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TitleBehavioral, Operational and Safety Effects of Red-Light Cameras at Signalized Intersections in ...
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Page 1

Behavioral, Operational and Safety Effects of Red-Light Cameras at Signalized
Intersections in Alabama


by


Fatemeh Baratian Ghorghi





A dissertation submitted to the Graduate Faculty of
Auburn University

in partial fulfillment of the
requirements for the Degree of

Doctor of Philosophy


Auburn, Alabama
December 10, 2016






Keywords: red light camera, traffic violation, driver behavior,
operation, crash probability, fine structure





Copyright 2016 by Fatemeh Baratian Ghorghi



Approved by


Huaguo Zhou, Chair, Associate Professor of Civil Engineering
Rod E. Turochy, Associate Professor of Civil Engineering

Wesley C. Zech, Professor of Civil Engineering
Jeffrey J. LaMondia, Associate Professor of Civil Engineering

Ana Franco-Watkins, Associate Professor of Psychology

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Abstract



Statistics reveal that from 2007-2011 an average of 751 people died each year in red-light running

(RLR) crashes in the U.S. Past studies showed that red light cameras (RLCs), as an enforcement

countermeasure, can lower RLR fatalities at signalized intersections. Currently, approximately 430

individual communities run RLC programs in the U.S. and over 40 intersections in Alabama are

equipped with these cameras. As more RLCs are installed at intersections in Alabama,

understanding their effects and how to best implement them is of growing importance. While

extensive research has investigated the safety effects of the system, very little work has been done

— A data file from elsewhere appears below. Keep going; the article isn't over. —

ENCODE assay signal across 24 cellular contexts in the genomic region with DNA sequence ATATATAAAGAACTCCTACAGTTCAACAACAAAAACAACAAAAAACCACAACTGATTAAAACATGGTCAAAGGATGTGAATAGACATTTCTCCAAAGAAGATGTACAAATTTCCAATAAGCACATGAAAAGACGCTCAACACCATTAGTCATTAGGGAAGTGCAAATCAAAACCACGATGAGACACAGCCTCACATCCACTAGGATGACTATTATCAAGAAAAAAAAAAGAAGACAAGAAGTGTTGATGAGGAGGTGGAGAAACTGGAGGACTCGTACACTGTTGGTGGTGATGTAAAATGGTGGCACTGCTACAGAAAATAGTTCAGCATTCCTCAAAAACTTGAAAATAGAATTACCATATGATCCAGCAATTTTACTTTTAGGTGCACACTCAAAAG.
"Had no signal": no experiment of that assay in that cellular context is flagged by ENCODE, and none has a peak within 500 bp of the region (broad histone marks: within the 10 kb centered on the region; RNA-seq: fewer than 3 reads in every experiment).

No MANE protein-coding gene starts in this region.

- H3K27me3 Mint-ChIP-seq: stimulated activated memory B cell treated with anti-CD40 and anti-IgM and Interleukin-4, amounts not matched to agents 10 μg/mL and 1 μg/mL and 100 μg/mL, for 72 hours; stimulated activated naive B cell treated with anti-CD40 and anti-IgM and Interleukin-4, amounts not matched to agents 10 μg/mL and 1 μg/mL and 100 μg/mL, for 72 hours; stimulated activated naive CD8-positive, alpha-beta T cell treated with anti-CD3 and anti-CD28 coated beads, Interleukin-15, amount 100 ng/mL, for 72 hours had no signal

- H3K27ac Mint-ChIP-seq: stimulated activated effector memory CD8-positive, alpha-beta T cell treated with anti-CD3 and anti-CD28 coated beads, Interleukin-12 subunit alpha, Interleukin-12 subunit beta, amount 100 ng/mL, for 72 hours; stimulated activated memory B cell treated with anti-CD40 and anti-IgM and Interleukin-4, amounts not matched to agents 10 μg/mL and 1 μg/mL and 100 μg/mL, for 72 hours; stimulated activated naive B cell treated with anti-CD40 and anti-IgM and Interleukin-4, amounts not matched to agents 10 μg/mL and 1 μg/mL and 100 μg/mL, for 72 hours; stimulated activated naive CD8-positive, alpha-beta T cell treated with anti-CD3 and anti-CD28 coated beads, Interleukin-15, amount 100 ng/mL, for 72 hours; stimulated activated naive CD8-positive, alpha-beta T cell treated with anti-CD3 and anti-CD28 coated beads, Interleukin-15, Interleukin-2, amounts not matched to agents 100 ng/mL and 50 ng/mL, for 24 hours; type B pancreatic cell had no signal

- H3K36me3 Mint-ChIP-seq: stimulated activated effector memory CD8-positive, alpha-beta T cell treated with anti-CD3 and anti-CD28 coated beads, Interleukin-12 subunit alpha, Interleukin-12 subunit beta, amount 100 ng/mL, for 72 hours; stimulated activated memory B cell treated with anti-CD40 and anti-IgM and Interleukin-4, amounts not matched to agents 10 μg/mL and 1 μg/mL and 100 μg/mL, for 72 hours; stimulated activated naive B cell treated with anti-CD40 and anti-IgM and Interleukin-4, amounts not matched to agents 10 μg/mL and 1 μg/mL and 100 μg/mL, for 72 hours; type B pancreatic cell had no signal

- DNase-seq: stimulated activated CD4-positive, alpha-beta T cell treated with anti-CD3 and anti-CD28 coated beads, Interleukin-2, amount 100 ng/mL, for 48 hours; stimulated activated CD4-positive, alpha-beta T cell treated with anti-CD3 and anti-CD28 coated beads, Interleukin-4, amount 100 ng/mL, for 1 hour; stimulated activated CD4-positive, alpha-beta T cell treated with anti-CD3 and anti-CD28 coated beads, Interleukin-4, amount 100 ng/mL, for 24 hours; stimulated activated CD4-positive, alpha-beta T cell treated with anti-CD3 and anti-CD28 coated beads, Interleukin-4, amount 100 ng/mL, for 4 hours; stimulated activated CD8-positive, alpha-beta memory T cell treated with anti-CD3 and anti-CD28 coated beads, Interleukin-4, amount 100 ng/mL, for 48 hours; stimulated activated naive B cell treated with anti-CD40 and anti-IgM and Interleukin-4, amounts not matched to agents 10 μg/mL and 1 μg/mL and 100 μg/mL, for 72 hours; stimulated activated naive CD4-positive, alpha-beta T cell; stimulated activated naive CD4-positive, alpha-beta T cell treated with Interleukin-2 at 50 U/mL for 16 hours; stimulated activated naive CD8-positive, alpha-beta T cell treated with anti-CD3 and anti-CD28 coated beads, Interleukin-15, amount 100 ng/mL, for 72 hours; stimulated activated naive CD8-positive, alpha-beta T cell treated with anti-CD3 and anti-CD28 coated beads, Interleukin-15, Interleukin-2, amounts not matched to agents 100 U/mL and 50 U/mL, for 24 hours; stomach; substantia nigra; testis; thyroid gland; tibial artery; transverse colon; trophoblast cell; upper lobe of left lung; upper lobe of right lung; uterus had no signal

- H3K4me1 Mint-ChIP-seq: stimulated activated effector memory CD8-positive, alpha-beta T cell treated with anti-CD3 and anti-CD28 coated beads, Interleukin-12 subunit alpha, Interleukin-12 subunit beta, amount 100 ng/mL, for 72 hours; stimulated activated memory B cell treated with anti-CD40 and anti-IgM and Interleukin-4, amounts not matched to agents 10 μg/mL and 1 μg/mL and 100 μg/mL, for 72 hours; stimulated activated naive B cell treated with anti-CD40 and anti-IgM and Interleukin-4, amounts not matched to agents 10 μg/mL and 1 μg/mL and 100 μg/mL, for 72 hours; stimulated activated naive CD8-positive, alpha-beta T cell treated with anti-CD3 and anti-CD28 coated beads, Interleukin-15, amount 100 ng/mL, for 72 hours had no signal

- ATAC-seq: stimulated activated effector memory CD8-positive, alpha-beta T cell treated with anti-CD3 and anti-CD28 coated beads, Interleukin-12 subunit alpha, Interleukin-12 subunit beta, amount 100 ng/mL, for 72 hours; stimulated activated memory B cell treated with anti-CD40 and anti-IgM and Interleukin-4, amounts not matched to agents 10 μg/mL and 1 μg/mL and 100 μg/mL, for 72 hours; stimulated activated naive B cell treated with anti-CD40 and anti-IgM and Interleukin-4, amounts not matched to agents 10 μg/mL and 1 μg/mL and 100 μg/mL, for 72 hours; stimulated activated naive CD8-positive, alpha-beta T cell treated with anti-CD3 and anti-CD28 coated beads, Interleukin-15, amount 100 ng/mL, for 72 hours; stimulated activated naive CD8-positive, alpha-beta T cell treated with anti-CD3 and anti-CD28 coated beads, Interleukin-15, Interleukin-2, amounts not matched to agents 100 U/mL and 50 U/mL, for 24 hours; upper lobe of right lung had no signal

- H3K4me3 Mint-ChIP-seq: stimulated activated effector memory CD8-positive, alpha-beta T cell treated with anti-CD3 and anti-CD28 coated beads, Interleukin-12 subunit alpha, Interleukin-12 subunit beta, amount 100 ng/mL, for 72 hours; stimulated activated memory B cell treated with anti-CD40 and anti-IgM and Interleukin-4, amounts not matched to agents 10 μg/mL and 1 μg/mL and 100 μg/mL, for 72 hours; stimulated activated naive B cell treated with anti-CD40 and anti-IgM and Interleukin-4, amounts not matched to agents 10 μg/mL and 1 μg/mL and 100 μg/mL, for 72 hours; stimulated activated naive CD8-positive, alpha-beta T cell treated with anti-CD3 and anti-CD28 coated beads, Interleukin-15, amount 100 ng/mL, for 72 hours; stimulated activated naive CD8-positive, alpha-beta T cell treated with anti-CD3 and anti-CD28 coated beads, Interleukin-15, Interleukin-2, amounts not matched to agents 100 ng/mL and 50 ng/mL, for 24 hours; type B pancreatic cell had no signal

to investigate the impacts of RLCs on driver behavior and intersection operation. To date, very

few study has evaluated the effects of RLCs in Alabama. The primary objective of this study is to

fill the research gap by evaluating the effectiveness of RLC program, in terms of safety, operation,

and driver behavior, while also developing a novel fine structure for RLR traffic violations. In the

first step, the complete process of extracting RLR crash data from Critical Analysis and Reporting

Environment is presented to identify target crashes. More importantly, an extensive field

observation is conducted to collect drivers’ responses to clearance intervals at four intersections

with RLCs and four intersections without RLCs. The increase in the intersection delays due to the

presence of RLCs can be estimated. The results indicate a higher tendency to stop and a longer

delay at intersections equipped with RLCs. Furthermore, a comparison among clearance lost time

values, collected in the field and estimated using the Highway Capacity Manual method and

Alabama Department of Transportation’s Traffic Signal Design Guide and Timing Manual

method, demonstrates that both manuals overestimate the intersection's capacity. An adjustment

factor is estimated and recommended for improving accuracy of both methods. In the last step of

the research, a novel method is developed to determine a basis for RLR fines by considering the

cost of a potential RLR crash and its resulting delay, which is the first of its kind reported in the

literature. Various statistical tests and simulation models are used to accomplish the objectives of

this study.

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logic. The result was then merged with the combination of variables defined in steps 3 through 8